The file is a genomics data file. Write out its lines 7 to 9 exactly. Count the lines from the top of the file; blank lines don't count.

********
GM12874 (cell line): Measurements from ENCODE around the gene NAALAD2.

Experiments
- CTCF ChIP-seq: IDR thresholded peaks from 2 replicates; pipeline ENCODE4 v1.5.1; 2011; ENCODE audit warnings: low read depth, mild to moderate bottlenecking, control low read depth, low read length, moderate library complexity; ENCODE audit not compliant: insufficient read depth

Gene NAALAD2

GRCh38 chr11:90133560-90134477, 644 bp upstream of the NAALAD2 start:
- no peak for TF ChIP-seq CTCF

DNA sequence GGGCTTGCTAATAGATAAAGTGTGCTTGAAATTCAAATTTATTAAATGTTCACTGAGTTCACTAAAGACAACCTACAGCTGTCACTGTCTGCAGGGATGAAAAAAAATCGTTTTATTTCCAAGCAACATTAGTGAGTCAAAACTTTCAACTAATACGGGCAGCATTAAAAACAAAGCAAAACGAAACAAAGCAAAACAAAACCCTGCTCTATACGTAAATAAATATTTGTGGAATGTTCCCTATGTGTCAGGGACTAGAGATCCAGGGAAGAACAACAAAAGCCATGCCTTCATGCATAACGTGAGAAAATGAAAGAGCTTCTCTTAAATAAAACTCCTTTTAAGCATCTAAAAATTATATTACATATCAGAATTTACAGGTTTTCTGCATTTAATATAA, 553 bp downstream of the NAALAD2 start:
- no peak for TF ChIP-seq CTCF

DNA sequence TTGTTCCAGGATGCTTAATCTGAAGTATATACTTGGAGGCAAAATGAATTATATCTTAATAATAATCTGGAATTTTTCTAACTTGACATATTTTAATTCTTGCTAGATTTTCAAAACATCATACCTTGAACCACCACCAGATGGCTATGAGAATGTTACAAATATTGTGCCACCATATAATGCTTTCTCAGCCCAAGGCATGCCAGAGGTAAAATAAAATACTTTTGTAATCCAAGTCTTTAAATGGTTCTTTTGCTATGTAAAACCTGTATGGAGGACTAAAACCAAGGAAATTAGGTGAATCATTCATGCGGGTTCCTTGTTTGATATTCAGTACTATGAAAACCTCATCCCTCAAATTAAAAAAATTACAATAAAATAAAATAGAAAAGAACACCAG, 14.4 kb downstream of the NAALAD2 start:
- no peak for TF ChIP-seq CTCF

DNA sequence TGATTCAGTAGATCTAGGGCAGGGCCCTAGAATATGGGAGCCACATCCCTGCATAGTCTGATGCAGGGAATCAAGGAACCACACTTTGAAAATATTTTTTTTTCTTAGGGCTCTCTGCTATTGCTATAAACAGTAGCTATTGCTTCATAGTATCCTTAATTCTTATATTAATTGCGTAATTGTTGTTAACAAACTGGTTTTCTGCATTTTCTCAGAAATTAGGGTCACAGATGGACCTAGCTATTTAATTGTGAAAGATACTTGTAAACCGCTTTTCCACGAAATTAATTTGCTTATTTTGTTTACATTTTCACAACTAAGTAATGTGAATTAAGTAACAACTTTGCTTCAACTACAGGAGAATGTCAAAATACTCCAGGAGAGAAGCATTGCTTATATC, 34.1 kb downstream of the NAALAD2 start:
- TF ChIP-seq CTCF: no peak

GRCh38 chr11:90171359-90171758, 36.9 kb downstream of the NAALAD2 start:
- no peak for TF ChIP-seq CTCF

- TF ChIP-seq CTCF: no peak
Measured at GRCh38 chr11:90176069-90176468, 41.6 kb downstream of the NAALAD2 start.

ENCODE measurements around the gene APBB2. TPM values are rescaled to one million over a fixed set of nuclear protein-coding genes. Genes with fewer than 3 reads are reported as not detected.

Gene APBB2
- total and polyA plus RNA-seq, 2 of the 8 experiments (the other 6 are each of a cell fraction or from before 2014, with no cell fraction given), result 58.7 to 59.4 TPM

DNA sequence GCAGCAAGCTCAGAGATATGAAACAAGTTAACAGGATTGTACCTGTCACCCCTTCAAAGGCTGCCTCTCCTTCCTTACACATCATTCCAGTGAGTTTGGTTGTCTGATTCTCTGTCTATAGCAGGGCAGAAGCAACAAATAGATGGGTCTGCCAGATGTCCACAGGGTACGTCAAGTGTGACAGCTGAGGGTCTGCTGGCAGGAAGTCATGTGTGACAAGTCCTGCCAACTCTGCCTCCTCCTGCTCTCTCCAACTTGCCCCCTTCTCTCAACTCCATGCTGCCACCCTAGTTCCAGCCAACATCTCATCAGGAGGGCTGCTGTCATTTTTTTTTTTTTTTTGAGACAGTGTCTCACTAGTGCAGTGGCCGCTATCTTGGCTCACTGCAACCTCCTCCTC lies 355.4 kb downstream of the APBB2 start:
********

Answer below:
DNA sequence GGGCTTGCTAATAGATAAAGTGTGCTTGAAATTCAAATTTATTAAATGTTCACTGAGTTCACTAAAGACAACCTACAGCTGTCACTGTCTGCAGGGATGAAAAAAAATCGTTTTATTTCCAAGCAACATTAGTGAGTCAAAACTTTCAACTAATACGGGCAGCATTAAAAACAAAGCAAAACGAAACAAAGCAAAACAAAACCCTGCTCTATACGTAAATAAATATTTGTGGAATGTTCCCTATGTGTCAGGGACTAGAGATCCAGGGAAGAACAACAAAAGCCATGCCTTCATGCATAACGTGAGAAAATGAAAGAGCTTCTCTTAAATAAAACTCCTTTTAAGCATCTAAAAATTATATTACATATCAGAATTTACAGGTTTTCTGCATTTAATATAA, 553 bp downstream of the NAALAD2 start:
- no peak for TF ChIP-seq CTCF

DNA sequence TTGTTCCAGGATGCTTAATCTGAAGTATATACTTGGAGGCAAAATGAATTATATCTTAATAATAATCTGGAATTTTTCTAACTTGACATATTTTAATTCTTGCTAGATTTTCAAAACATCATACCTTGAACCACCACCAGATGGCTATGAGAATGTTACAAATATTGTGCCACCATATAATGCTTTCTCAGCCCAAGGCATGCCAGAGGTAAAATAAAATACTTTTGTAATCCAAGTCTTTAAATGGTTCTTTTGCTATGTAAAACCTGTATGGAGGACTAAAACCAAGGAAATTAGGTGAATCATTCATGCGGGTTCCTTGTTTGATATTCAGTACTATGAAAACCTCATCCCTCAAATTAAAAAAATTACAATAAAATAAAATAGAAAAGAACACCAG, 14.4 kb downstream of the NAALAD2 start: